When you are focusing your ad dollars on specific products or services, you want to make sure your links follow through on those specifics. You may be losing leads because all of your links redirect back to your website’s homepage. While this may be best practice for some ads, specific landing pages for specific ads will help people find what they are searching for faster, making your ad more efficient and a potential conversion generator.
Inexperienced marketing departments may not put much thought into the limited wording they have available on Google AdWords. The content can contain your most important keywords, making it even more valuable real estate for keyword matching. Construct clever, descriptive copy that is specific to each ad group it is meant to target. Research how your competition is advertising and come up with unique ads that are specific to your business’s benefits. Learn from your competition but do not mimic them.
While the language you use in your advertisements is important, you’ll also want to take advantage of special buzzwords that receive attention throughout the year. Using phrases like “summer blowout” and “holiday special” can draw interest during key buying periods throughout the year. Ignoring the use of this copy could hurt your lead generation and be wasting your marketing budget.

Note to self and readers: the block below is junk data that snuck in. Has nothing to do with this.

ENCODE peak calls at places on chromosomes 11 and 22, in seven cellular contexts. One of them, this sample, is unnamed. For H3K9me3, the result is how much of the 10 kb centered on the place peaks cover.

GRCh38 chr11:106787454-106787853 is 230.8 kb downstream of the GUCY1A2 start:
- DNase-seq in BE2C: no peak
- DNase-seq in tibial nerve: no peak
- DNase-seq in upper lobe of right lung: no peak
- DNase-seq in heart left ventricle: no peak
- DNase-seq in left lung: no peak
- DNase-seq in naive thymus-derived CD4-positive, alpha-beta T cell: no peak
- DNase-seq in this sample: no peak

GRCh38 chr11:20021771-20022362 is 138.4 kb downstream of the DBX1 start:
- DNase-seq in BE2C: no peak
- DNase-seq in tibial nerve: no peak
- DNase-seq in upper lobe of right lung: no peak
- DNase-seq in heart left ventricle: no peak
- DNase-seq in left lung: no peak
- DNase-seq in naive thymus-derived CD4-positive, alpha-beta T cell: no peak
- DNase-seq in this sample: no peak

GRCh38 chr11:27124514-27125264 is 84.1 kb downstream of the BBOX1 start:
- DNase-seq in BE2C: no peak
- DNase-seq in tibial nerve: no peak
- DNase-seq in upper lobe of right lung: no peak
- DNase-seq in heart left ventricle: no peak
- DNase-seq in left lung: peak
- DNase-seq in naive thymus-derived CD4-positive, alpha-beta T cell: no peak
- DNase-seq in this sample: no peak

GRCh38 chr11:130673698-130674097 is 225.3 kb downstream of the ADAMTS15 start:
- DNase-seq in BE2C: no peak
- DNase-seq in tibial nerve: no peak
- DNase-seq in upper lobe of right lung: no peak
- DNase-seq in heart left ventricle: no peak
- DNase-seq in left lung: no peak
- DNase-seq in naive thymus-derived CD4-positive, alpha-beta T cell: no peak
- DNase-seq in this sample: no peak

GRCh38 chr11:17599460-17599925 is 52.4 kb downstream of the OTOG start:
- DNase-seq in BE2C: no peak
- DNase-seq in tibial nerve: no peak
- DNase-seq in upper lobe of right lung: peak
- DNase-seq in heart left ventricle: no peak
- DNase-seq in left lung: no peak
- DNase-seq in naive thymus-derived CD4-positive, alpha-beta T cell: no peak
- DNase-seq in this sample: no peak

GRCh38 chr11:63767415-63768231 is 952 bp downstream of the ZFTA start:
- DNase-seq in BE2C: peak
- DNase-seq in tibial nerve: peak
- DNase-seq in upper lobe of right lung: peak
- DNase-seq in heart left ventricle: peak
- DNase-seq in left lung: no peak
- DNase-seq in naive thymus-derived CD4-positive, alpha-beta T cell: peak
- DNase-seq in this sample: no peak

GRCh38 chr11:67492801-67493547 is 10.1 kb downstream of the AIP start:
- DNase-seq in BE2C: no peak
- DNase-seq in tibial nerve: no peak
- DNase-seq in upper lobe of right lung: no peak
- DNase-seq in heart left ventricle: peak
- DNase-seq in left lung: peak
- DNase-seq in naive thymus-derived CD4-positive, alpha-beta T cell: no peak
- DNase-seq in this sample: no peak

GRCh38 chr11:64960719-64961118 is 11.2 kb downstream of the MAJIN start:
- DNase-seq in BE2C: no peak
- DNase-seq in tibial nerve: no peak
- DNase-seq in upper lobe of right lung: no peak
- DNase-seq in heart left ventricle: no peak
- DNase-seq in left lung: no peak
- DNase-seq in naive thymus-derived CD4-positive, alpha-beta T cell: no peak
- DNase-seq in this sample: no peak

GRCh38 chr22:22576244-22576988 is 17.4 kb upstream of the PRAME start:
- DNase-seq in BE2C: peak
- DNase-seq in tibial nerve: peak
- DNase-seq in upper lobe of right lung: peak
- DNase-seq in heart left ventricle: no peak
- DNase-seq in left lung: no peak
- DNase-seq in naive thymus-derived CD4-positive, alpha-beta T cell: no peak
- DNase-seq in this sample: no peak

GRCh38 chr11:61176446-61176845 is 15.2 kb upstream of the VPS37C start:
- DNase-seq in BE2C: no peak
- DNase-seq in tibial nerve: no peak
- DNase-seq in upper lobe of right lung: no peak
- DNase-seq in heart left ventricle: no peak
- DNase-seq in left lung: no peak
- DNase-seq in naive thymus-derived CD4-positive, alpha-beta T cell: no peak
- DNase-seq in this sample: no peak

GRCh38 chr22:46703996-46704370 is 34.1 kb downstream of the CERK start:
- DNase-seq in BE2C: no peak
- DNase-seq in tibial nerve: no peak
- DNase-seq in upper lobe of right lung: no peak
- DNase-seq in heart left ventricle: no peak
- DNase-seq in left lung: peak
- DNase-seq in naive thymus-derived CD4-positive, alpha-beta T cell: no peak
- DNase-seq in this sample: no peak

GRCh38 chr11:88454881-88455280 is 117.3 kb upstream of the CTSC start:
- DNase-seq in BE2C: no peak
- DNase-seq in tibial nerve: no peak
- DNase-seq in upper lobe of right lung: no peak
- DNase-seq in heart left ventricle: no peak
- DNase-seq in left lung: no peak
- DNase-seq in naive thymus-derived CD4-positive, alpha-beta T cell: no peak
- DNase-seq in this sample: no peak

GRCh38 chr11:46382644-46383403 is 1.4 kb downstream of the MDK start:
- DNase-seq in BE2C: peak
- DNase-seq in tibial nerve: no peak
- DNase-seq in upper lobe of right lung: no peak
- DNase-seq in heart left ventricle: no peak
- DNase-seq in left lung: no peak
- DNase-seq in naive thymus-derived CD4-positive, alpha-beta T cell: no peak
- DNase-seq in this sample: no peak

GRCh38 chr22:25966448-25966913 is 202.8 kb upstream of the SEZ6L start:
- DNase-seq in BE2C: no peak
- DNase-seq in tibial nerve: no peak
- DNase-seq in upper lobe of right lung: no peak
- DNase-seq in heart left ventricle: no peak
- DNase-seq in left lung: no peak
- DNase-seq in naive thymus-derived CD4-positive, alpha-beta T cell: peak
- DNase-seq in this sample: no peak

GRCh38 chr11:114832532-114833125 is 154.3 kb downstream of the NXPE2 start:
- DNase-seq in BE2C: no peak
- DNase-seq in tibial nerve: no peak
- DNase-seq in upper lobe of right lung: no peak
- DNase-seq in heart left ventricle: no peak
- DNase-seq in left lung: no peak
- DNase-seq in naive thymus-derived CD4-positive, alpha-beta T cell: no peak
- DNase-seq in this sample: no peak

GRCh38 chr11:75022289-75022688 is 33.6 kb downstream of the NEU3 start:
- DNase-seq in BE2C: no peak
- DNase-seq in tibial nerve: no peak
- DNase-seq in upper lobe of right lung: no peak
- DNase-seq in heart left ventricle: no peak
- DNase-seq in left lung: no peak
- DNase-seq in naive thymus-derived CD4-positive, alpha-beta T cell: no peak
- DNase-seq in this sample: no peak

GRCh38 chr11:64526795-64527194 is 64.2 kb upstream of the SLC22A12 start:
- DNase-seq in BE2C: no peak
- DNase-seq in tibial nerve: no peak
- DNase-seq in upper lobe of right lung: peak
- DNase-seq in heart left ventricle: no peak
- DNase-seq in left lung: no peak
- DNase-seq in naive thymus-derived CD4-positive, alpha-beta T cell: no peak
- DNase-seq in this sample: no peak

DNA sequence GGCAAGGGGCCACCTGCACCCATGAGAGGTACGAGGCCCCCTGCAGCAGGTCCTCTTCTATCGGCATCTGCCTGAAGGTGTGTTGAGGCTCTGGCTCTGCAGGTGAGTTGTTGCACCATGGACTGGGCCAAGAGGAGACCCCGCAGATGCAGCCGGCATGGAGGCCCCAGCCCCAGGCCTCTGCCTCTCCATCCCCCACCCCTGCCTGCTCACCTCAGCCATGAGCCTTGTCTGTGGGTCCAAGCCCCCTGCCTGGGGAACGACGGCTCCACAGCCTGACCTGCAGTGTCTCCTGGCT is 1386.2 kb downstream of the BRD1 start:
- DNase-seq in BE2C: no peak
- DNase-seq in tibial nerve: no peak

8. Listing your phone number
Putting your business’s phone number in your Google AdWords campaign is simply wasting space. This is an ineffective use of copy space and won’t have leads clamoring to dial your number. Come up with concise, effective messaging and place your phone number in the ad extension or setup some call only campaigns.
Ad groups are a way of categorizing keyword and ads. If you are not organizing your PPC account with some sort of hierarchy, you may be paying too much for ads that aren’t converting visitors. You want to create consistency with the ad text and landing pages, as well as integrating new keyword groups that connect to ad text and landing pages.
10. Neglecting the landing page
If you haven’t already caught on, everything from your ad copy to the keywords associated to your landing page needs to be streamlined for each specific adgroup. It is best practice to redirect your lead to a page on your website that is directly associated with the keyword they found your ad with. A huge mistake some businesses make is setting their landing page to their homepage. If your website content is strong enough, you should want to make a user’s search as easy as possible. Decide which ad groups should redirect to each page on your website and then test the efficacy of that route.